This work provides the first evidence that externally applied forces can stretch chromatin and promote gene expression. As expected with physical force–mediated processes, the response was rapid; we were able to quantify DHFR transcription upregulation within 15 seconds after force application. Interestingly, force-triggered transcription is sensitive to the angle and direction of force relative to the actin bundles: the higher the stress angle, the greater the transcription. Because endogenous forces are constantly generated inside a living cell, these findings suggest that gene expression might be incessantly regulated by physical forces via this direct structural pathway and the indirect pathways of matrix rigidity–dependent nuclear translocation of certain factors, such as yes-associated protein (YAP) and TWIST1. More research is needed to understand the relative contributions of each of these mechanisms in determining overall gene expression levels in any given cell.

From mechanobiology to mechanomedicine

TUMOR POTENTIAL: When melanoma cells were injected into embryonic zebrafish pericardium (red cells indicated by white arrow), the membrane that surrounds the heart, the cells travel to the tail in just one hour post injection (hpi). Differentiated melanoma cells cultured on stiff substrates (Cont) were less efficient than undifferentiated tumor-repopulating cells (TRCs) cultured on a soft matrix at establishing new tumors.SCI REP, 6:19304, 2016.Mechanobiology is becoming increasingly relevant to stem cell biology. For many years, researchers have cultured cells on top of rigid plastic or glass coverslips. However, it is well known that various types of living cells in soft tissues attach to matrices of varying stiffness. Tuning the substrate stiffness in a controlled manner, Yu-Li Wang and colleagues demonstrated that the size and dynamics of focal adhesion complexes as well as the migration of living cells are dramatically altered by substrates of different rigidity.3 Later, Adam Engler of the University of California, San Diego, and Dennis Discher of the University of Pennsylvania reported that mesenchymal stem cell differentiation can be directed by extracellular matrix stiffness.18 And my lab has demonstrated that applying local force can spur the differentiation of a single embryonic stem cell.19 Physical forces also appear critical in the patterning and organization of germ layers during early mammalian embryonic development.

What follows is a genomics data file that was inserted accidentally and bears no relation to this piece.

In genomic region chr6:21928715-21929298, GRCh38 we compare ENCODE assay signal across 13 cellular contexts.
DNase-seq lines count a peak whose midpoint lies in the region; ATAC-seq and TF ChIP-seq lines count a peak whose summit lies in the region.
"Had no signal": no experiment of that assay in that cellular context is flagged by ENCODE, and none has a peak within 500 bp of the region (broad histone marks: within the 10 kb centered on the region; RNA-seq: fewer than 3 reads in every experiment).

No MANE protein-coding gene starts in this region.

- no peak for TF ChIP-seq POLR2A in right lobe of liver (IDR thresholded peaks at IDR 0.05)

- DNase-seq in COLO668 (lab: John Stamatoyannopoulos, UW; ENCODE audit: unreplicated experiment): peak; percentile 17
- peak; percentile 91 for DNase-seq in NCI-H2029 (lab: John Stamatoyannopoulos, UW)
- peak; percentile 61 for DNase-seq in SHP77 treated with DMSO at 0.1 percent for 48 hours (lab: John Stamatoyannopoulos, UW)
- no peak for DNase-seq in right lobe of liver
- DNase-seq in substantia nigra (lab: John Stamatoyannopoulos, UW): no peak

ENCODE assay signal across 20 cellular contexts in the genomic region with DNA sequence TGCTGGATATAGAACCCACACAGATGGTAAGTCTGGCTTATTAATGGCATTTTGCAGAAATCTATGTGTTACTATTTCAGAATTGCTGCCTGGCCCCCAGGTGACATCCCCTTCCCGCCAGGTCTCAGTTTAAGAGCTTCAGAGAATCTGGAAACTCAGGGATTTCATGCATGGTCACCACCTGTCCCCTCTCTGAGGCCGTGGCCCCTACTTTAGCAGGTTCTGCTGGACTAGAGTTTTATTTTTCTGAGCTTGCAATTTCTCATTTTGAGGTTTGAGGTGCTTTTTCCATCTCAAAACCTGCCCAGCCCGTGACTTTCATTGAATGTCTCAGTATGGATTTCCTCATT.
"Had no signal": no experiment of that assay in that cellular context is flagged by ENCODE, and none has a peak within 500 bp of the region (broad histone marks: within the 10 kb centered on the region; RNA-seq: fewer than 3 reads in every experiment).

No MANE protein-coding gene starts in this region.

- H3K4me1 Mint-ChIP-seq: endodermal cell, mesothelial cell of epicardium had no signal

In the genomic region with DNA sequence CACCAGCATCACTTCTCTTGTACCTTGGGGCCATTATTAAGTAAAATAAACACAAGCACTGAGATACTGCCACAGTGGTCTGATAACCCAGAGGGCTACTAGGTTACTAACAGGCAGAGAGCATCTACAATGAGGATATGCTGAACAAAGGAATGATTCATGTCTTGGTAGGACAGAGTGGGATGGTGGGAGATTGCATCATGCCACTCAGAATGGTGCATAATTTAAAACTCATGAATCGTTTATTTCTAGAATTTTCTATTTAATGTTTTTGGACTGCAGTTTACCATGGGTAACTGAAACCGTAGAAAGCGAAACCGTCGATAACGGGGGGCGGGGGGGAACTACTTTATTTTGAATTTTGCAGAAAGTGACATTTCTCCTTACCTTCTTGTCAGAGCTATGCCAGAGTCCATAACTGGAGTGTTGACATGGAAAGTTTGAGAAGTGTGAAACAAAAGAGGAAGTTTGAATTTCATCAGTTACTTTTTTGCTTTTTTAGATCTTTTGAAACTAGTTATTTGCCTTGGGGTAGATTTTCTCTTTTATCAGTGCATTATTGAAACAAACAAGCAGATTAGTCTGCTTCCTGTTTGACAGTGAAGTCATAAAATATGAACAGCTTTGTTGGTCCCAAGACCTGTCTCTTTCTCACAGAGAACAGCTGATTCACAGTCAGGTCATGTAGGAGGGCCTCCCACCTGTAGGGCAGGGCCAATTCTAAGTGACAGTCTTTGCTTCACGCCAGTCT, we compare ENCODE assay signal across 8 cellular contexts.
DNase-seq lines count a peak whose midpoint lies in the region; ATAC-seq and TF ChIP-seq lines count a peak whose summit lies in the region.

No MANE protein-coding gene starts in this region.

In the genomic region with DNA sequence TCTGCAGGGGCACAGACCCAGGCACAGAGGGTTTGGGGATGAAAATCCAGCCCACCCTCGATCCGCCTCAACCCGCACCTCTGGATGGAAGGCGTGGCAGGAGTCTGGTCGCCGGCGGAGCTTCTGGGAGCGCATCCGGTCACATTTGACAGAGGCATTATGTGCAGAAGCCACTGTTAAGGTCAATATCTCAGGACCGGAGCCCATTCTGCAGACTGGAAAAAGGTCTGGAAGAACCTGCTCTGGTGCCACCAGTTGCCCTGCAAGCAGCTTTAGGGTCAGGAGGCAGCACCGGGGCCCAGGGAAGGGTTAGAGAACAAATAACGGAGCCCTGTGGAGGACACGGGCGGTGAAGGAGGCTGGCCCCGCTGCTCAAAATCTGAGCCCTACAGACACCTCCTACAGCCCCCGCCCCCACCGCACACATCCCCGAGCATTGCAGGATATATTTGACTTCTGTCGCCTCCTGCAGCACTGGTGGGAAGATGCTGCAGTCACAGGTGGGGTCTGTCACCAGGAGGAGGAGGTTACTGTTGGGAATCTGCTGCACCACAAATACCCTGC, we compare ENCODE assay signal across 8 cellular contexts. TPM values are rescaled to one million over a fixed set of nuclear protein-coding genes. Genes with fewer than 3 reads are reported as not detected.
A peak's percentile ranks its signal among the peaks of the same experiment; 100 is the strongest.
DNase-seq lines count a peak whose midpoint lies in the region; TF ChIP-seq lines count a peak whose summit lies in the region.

Researchers are also considering mechanical forces in cancer research. For example, despite decades of study, it is still unclear why only a few cancer cells out of thousands are able to metastasize. The answer may lie in the tumor’s physical environment. Scientists have shown that, in primary tumors, high mechanical tension and matrix stiffening are important in cancer progression, and high fluid/solid pressure in the primary tumor often accompanies tumor growth. However, secondary metastatic sites of tumors appear to be softer—suggesting that they have lower forces—than the surrounding normal tissues.

See “The Forces of Cancer,” The Scientist, April 2016.

Using a 3-D soft matrix made of fibrin gels, my group has managed to isolate and grow cells that are highly tumorigenic and malignant, called tumor-repopulating cells (TRCs), from several murine or human cancer cell lines.20 Interestingly, melanoma TRCs cultured in soft 3-D matrices are less differentiated—and thus more tumorigenic—than melanoma cells grown in stiff matrices or on rigid plastic, suggesting that low matrix stiffness drives TRC growth.21 These soft-cultured melanoma TRCs also move out of the blood vessels in zebrafish to secondary sites more efficiently than more-differentiated melanoma cells cultured on stiff substrates.22 These findings suggest a common thread in metastatic colonization of malignant tumors: a few tumorigenic cells are able to survive, metastasize, and grow at the secondary sites of soft matrices because these cells are undifferentiated.

And the role of physical forces in biology is by no means limited to stem cells and cancer biology. Across the life sciences, researchers are continuing to draw on insights into mechanobiology to better understand and treat a wide variety of conditions. Human organs-on-a-chip for novel drug screening, shear force–activated cleaning of thrombosis, mechanically tuned hydrogels for bone formation, and tumor cell membrane–derived therapeutic microparticles for reversing cancer drug resistance are just a few recent examples of clinical applications of mechanobiology-based technologies. Mechanobiology-based medicine (mechanomedicine) is poised to emerge as an exciting branch of medicine that uses mechanics- and engineering-based principles and technologies for precision diagnostics and effective therapeutics of diseases that are beyond the reach of existing toolboxes. 

Ning Wang is the Leonard C. and Mary Lou Hoeft Professor in the Department of Mechanical Science and Engineering at the University of Illinois at Urbana-Champaign and adjunct professor at Huazhong University of Science and Technology.

References